Nitro Knowledge. Your Guide to Paying for College.
Was your financial aid award less than you expected? Has your ability to pay for school changed? Do you think the college may have overlooked something when decided your award amount?
No need to panic. You always have options. And in some cases, one of those options might be to craft a well-written financial aid appeal letter. Here, we're going to tell you how to write one. Bonus: We'll even show you a sample that you can customize.
For most students, even generous award packages leave a significant gap between the cost of college and what you (and your family) can afford to pay. If that’s the case for you, a well-crafted appeal letter — with documented reasons for your appeal — might convince the college of your choice to increase your financial aid award.
Typically, when people think of financial aid, they think of need-based grants and federal loans that are subsidized or have other favorable terms, largely given to students with demonstrated financial need. But there are plenty of aid options for families with higher incomes.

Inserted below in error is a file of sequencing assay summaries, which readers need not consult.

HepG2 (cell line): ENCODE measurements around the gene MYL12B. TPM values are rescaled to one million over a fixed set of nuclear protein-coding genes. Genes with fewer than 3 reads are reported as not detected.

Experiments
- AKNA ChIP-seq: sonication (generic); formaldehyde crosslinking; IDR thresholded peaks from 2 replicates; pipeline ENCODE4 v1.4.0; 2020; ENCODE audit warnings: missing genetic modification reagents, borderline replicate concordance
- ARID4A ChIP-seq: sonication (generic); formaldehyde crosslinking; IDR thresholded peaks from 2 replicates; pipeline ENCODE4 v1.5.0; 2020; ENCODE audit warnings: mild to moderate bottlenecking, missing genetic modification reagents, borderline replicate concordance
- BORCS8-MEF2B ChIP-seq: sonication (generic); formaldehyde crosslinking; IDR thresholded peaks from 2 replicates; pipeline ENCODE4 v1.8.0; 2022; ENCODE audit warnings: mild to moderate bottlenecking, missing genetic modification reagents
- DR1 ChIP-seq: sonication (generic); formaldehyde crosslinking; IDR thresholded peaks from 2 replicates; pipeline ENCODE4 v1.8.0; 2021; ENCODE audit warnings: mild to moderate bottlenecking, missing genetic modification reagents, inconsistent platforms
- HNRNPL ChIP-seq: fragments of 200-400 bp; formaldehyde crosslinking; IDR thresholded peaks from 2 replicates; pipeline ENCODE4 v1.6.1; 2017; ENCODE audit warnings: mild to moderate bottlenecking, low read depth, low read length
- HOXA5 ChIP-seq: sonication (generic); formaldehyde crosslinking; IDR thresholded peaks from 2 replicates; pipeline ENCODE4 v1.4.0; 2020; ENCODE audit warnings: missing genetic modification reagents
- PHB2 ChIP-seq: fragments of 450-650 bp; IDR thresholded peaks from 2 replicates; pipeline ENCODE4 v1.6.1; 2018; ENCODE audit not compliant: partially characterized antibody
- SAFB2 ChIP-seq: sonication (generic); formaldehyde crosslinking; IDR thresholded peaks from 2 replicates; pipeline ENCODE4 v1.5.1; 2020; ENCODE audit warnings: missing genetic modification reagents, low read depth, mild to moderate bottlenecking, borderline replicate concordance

The Stafford Loan is a federal student loan offered by the U.S. Department of Education to help eligible students pay for college.
You may see this loan referred to as a Federal Stafford Loan, a Direct Student Loan, or a Direct Stafford Loan. The good news: they all mean the same thing. However, there are two types of Stafford Loans: subsidized and unsubsidized. Let's talk about each.
It’s no surprise that colleges are seeing a deluge in financial aid appeals ahead of the fall semester. Obviously, COVID-19 has impacted many people’s ability to pay for college.
If you’re planning to appeal your award, it’s important to know that the process is less straight-forward than usual this year. While that may create a bit more chaos on the school’s side, it may actually be a benefit to you. Here’s what you need to know.
With only a week to go before the traditional May 1st National College Decision Day, you may find yourself second-guessing your school choice — or possibly your decision to attend college in the fall at all. Nothing is normal during a pandemic.
How can you navigate one of the biggest decisions of your life when it’s impossible to know what life will look several months from now? Here are five things to think about.